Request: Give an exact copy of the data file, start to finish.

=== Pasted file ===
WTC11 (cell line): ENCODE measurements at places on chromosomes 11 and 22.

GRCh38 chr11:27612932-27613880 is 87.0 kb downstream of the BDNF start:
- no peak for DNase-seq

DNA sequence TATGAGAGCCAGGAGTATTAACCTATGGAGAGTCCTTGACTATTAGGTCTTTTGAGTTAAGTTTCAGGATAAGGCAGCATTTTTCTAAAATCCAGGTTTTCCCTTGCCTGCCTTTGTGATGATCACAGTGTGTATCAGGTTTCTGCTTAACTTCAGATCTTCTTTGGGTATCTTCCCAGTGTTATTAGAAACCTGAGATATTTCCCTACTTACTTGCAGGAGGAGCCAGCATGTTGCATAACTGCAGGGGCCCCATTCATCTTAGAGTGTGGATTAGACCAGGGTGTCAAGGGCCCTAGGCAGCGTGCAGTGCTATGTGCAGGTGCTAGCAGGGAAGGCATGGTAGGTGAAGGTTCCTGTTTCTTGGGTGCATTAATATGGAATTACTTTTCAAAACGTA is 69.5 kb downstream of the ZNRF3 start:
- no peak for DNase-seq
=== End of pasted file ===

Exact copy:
WTC11 (cell line): ENCODE measurements at places on chromosomes 11 and 22.

GRCh38 chr11:27612932-27613880 is 87.0 kb downstream of the BDNF start:
- no peak for DNase-seq

DNA sequence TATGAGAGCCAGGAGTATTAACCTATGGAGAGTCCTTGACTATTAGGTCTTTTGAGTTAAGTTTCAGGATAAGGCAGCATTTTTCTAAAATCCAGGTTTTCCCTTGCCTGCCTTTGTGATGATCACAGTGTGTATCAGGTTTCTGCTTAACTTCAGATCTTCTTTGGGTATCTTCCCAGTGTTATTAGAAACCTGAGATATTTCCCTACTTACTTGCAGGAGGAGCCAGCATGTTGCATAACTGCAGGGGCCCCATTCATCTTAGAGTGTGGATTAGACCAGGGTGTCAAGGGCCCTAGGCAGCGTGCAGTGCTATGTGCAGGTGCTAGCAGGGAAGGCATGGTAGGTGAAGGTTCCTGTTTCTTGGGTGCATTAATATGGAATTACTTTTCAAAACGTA is 69.5 kb downstream of the ZNRF3 start:
- no peak for DNase-seq